• The risk of motor vehicle crashes is higher among 16- to 19-year-olds than among any other age group. In fact, per mile driven, these teen drivers are three times more likely than older drivers to crash. (2)
  • Crash risk is particularly high during the first year that teenagers are eligible to drive. (2)
  • Teens are more likely than older drivers to speed and allow shorter headways (the distance from the front of one vehicle to the back of the next). (2)
  • In recent studies, almost half of teen deaths from motor vehicle crashes occurred between 3 p.m. and midnight and 53 percent occurred on Friday, Saturday or Sunday.

Sources:

What Parents Can Do:

Parents should be aware that their active support and awareness, including helping with skill building and making driver education available, are critical to helping reduce injuries and fatalities among teens.

Getting Started

If you're like most parents of a teenager, chances are that the process for getting a license in your state has changed a bit - for the better - since you first got your license. Instead of suffering through long wait times at the DMV (and, maybe, building character?), teens in many states now have the option of getting started online.

Once you and your teenager have checked off enough boxes and are ready to take the first steps in getting prepared for the road, it's worthwhile to see if approved online options are available in your state; currently, about half of the United States population has access to some type of approved online option for teens. If you're lucky enough to live in one of these states (listed below), approved options for teen drivers ed are currently available:

Find online drivers ed and traffic schools

Save time and money with online classes

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Teen Driving Q&A

HOW TO CHOOSE A CAR FOR A TEENAGE DRIVER (our humble opinion)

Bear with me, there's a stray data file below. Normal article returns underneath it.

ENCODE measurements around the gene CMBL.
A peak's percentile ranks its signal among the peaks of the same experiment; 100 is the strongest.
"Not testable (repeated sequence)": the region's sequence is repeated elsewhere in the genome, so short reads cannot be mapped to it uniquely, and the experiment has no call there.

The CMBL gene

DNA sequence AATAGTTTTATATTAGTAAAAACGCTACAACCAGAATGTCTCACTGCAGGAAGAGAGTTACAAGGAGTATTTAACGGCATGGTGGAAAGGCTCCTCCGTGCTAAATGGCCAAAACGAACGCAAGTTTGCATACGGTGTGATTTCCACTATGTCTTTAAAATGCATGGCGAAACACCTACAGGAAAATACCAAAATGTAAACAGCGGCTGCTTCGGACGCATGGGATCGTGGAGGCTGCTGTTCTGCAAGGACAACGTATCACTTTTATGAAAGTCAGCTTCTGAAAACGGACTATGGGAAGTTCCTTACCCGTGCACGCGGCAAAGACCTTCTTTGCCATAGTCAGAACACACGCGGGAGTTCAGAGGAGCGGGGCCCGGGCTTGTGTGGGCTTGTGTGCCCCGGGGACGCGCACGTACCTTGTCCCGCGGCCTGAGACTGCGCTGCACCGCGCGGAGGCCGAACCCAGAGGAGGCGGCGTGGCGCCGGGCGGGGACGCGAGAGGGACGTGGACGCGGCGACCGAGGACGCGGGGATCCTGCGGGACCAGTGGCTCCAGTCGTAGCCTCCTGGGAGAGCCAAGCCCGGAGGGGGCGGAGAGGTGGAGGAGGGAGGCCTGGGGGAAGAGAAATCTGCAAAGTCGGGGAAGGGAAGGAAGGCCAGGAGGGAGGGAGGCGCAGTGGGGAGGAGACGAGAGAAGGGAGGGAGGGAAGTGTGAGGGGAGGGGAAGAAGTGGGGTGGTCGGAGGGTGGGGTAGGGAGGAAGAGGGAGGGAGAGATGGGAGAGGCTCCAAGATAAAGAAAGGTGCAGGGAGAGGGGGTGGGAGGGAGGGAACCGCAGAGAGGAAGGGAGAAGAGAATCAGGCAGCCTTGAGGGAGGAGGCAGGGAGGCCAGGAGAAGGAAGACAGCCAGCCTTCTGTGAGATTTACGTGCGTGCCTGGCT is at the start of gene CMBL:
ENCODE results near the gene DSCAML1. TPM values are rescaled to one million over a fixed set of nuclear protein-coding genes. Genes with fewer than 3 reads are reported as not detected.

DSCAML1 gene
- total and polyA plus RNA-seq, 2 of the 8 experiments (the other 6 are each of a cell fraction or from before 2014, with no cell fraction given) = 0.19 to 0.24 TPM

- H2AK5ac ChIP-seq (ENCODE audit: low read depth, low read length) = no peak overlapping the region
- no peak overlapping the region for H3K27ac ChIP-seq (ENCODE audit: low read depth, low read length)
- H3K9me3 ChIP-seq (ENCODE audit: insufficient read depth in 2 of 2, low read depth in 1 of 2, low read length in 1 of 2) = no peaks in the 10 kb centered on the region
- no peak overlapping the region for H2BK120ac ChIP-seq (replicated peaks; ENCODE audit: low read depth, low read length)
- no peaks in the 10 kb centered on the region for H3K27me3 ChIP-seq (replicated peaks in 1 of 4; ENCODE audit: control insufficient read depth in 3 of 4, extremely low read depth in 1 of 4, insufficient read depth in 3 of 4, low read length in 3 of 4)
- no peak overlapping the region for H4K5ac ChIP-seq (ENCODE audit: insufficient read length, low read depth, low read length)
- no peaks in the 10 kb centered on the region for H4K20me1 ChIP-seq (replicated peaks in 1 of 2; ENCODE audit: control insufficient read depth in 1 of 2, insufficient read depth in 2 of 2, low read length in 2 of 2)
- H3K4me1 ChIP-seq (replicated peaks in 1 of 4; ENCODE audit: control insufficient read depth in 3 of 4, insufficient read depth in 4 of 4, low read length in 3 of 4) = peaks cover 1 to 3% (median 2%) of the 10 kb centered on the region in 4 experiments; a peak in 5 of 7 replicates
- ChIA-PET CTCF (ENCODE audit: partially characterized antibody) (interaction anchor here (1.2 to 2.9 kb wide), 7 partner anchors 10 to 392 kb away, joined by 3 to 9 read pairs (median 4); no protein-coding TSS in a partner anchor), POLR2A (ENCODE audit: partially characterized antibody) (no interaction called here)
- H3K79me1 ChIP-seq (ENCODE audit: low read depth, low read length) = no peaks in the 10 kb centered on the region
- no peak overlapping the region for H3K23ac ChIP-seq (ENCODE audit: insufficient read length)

Over the years we've offered our (frequently unsolicited) opinion about the best and worst cars for new drivers. Generally, we recommend finding a used car that is on the slower and safer end of the spectrum. A car that is in a word, boring.

Slower, because young drivers tend to speed. Safer, because, well, we hope this one is obvious. While lane departure warning systems, automated braking, blind-spot detection, etc. are all great, we can't in good conscience recommend buying a brand new car for someone who's likely to back it through your garage door before the ink is even dry on their new license! Anything built in the last 10 - 15 years should fit the bill. (On that note: We've known a few kids here and there who've been devoted to the idea of tooling around in a VW Bus, or fixing up Uncle Herb's Nash Rambler and driving it to school. We'd suggest you put the kibosh on any such plans. Cars that old are less safe (no airbags, no traction control, no ABS) are a lot more difficult to drive; they don't handle as well, they're slower to stop, and they're more likely to break down and leave your kid stranded. We think learning to drive is hard enough without any added degree of difficulty.)

Minivans, station wagons, and older sedans are perfect for this purpose. We know SUVs have made great strides since they were first introduced (back when they tended to roll over at the bat of an eye) but overall they still roll at higher rates than other vehicle types. You can check the safety ratings for any car you're interested in here.

Remember: Kids are born to test limits, so don't get them a car that doesn't have any.

Resources from Other Places

Yes, there are other websites beyond www.cartalk.com! A handful stand out to us for their well-researched, reliable advice for new drivers and their parents. Plus their useful [lies damn lies and] statistics. See below.

Editor's note and disclaimer: Car Talk is supported by our fans, readers and listeners. When you click on some of the links on our website, we may receive referral compensation. However, you should know that the recommendations we make are based on our independent editorial review and analyses.